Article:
MEDIA STAKOUT WITH U.S. SECRETARY OF STATE WARREN CHRISTOPHER, ISRAELI FOREIGN MINISTER EHUD BARAK, AND TUNISIAN FOREIGN MINISTER HABIB BEN YAHIA

THE STATE DEPARTMENT, WASHINGTON D.C.
JANUARY 22, 1996

SEC. CHRISTOPHER: Good afternoon. We’ve just had a very good meeting with Foreign Minister Ben Yahia of Tunisia and Israeli Foreign Minister Barak. Today we take an important step to widen the circle of peace in the Middle East. I am pleased to announce that, for the first time, Israel and Tunisia will establish official facilities called interest groups in each other’s countries.

By the 15th of April of this year, each nation will post representatives of the other government so as to facilitate their political consultations and travel and trade between their two countries. This establishing of interest sections in each other’s countries is an important step to widen the circle of peace, and I’m very grateful to the two foreign ministers to have agreed to that in a meeting today in my presence.

This step today reflects how far the peace process has come and how dramatically it is changing the Middle East for the better. It’s another step toward the kind of comprehensive peace that both of these gentlemen have been working for for such a long time. In the joint meeting that we had today, the two ministers and I discussed ways to maximize the benefit of the Israeli-Tunisian agreement for the benefit of both countries and for the region as a whole. I took this as an opportunity to emphasize to both parties, both ministers that the United States will continue to stand by those who take risk for peace.

Earlier today in a separate meeting with Foreign Minister Ben Yahia, I expressed our appreciation for the tireless efforts of President Ben Ali of Tunisia in advancing the peace process. Now by establishing these new ties with Israel, Tunisia has once again demonstrated its commitment to the peace process. The foreign minister and I also discussed threats against Tunisia. I told him that the United States would take such threats very seriously, and that we are committed to a stable and secure Tunisia.

Finally, with the minister I reviewed our growing economic and commercial ties. We’re considering ways to spur American investment in Tunisia through the Overseas Private Investment Corporation OPIC as well as through the successful mission to Tunisia very recently by senior Commerce Department officials.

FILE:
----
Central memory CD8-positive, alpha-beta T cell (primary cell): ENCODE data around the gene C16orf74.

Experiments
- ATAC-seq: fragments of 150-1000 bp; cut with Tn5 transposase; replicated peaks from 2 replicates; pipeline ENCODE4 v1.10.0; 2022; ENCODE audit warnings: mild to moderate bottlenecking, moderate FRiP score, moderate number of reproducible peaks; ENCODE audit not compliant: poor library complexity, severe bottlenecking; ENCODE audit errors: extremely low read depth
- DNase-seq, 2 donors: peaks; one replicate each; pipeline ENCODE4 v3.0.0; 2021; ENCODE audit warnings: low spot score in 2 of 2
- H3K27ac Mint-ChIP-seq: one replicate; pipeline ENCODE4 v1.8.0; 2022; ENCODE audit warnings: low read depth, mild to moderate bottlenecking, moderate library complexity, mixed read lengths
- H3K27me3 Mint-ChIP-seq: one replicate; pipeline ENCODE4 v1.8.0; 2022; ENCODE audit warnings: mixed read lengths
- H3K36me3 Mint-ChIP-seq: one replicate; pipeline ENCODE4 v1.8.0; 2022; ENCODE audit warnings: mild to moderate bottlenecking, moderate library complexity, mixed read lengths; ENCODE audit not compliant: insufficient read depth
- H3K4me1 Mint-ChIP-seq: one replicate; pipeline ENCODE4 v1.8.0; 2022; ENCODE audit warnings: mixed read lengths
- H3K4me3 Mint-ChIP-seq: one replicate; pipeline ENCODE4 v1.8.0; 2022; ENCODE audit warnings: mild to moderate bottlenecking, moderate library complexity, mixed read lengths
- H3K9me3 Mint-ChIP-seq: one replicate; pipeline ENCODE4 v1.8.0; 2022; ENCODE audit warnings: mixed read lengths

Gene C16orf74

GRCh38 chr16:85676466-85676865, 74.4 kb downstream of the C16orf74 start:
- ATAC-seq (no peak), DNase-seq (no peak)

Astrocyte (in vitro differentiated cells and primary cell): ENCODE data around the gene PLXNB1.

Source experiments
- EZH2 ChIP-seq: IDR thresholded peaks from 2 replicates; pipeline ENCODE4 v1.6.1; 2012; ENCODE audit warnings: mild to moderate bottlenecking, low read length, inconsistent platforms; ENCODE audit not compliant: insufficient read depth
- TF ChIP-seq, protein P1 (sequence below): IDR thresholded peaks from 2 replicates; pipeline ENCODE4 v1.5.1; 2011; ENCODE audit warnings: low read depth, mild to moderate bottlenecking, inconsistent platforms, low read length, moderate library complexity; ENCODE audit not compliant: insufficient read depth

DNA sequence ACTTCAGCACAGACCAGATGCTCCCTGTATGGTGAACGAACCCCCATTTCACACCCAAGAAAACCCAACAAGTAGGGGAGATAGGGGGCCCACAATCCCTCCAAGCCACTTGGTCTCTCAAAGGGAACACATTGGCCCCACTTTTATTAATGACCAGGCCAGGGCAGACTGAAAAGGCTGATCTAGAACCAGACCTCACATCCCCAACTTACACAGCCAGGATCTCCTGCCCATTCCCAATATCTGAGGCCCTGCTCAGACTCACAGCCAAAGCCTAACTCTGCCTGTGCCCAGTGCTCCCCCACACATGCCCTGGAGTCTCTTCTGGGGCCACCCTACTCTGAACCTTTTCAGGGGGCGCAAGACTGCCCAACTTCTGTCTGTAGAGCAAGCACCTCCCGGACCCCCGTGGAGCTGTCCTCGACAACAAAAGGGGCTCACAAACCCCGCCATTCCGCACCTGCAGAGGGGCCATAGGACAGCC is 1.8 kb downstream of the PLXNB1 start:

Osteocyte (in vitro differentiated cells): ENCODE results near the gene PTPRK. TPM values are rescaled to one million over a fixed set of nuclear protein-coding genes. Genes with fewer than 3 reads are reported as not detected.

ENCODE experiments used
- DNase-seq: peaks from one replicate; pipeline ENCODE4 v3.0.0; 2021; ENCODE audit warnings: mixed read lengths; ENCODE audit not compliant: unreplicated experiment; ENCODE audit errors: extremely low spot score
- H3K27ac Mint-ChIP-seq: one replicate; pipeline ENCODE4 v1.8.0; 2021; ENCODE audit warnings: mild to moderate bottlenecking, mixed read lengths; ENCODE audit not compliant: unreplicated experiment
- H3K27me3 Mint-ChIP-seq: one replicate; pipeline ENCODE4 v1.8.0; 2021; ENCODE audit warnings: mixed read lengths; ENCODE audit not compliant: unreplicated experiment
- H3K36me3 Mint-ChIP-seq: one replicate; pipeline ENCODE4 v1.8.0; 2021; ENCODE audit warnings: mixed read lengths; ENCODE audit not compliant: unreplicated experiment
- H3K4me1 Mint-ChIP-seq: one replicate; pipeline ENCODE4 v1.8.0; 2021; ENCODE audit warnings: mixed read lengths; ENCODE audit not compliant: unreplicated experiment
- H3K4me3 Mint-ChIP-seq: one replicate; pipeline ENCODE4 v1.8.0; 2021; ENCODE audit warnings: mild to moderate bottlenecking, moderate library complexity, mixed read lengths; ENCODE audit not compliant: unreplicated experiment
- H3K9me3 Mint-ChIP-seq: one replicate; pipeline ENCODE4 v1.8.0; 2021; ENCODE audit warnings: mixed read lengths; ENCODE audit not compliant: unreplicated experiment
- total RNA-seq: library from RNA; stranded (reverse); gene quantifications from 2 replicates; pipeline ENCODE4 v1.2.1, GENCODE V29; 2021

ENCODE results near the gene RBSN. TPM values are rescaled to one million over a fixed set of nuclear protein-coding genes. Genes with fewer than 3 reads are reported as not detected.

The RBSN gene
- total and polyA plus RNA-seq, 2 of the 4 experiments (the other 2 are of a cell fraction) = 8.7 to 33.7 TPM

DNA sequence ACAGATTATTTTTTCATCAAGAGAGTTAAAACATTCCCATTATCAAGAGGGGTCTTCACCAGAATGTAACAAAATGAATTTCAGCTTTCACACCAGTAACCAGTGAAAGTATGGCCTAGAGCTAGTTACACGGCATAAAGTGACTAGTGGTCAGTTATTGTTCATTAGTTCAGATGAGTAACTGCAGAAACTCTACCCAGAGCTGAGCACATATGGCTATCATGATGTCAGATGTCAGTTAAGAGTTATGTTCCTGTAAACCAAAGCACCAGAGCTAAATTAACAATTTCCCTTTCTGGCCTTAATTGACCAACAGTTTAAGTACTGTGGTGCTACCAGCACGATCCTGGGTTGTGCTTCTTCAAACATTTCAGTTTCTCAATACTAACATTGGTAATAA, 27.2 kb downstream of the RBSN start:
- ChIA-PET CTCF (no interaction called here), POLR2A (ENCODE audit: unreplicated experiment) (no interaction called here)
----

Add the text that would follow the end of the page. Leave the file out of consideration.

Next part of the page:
I had also the privilege today of welcoming Foreign Minister Barak on his first visit to the United States, first visit to Washington as Israel’s foreign minister, although he has previously been here, as you know, in his role as chief of staff of the Israeli defense force. This is an opportunity for me, once again, to emphasize the United States’ unshakable commitment to Israel.

Together with the foreign minister, I reviewed the positive developments along the peace track, including the very high turnout in the Palestinian elections. I believe that it’s fair to say that this election in the West Bank and in Gaza represents a mandate for peace.

As the talks between Syria and Israel reconvene day after tomorrow at the Wye Conference Center in Maryland, we’re all aware that the peace process is entering a critical new phase. We’ve got much work ahead of us. President Clinton and I continue to hope that an agreement can be reached this year, and we’re determined to do everything we can to carry it out.

Our goal is a Middle East peace that is both comprehensive and enduring, and today we take a step in that direction, giving the whole process greater momentum. Mr. Minister, I welcome comments by you.

FOREIGN MIN. BEN YAHIA: Thank you, Mr. Secretary, Minister Barak, ladies and gentlemen. I’m very pleased to be back to Washington to meet with you, Mr. Secretary, and with Mr. Barak. This meeting is a continuation of the contacts we have, both in this trilateral framework as well as on our bilateral level with the Israeli side. This is part of the efforts Tunisia has constantly made as a contribution to the realization of a just, lasting and comprehensive solution to the Palestinian cause and to the conflict in the Middle East.